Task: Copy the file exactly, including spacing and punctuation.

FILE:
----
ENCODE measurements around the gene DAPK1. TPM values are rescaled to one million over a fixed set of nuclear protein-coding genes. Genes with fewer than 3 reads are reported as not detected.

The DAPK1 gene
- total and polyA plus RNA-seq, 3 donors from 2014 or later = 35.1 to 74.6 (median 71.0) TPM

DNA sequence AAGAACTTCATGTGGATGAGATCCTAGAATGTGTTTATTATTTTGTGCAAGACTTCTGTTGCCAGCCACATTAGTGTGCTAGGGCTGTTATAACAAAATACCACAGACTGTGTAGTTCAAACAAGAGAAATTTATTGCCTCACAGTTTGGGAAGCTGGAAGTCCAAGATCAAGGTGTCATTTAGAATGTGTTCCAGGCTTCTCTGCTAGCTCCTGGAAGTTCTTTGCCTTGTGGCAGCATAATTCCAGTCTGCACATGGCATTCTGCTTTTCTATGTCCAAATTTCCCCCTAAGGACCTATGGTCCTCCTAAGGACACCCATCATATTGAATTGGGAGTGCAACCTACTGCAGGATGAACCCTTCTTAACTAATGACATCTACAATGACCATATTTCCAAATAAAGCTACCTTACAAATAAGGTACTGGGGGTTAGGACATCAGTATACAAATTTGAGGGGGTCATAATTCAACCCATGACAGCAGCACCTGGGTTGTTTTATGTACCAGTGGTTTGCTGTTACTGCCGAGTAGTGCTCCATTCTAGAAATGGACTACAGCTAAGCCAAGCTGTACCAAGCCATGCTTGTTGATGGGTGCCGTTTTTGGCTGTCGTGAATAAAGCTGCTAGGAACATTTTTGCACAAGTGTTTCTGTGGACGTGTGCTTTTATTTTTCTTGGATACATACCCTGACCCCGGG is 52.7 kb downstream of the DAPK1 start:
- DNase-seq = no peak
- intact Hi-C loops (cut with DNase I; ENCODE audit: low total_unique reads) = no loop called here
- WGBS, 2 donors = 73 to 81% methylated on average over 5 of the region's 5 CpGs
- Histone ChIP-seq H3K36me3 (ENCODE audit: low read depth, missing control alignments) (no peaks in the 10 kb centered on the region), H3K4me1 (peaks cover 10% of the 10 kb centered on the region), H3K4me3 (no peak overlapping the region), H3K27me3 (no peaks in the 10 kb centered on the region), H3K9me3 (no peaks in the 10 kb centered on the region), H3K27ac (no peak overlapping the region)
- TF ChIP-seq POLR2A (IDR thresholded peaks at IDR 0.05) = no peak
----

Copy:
ENCODE measurements around the gene DAPK1. TPM values are rescaled to one million over a fixed set of nuclear protein-coding genes. Genes with fewer than 3 reads are reported as not detected.

The DAPK1 gene
- total and polyA plus RNA-seq, 3 donors from 2014 or later = 35.1 to 74.6 (median 71.0) TPM

DNA sequence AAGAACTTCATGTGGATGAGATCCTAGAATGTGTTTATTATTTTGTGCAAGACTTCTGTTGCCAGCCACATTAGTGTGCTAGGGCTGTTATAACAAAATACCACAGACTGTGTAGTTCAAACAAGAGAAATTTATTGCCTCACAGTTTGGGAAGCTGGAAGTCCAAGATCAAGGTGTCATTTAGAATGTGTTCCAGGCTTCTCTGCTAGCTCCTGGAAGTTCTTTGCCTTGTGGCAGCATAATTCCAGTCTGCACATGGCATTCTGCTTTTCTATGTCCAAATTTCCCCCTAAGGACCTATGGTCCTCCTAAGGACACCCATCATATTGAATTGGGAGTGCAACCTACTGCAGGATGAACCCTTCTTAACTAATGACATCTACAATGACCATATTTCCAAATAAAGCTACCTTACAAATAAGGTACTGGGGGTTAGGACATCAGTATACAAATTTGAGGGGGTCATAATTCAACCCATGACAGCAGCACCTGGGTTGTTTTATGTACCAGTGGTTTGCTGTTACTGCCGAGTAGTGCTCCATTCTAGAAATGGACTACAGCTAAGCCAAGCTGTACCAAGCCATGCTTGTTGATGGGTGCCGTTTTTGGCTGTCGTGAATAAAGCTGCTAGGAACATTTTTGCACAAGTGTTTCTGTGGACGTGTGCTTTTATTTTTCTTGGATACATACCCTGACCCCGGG is 52.7 kb downstream of the DAPK1 start:
- DNase-seq = no peak
- intact Hi-C loops (cut with DNase I; ENCODE audit: low total_unique reads) = no loop called here
- WGBS, 2 donors = 73 to 81% methylated on average over 5 of the region's 5 CpGs
- Histone ChIP-seq H3K36me3 (ENCODE audit: low read depth, missing control alignments) (no peaks in the 10 kb centered on the region), H3K4me1 (peaks cover 10% of the 10 kb centered on the region), H3K4me3 (no peak overlapping the region), H3K27me3 (no peaks in the 10 kb centered on the region), H3K9me3 (no peaks in the 10 kb centered on the region), H3K27ac (no peak overlapping the region)
- TF ChIP-seq POLR2A (IDR thresholded peaks at IDR 0.05) = no peak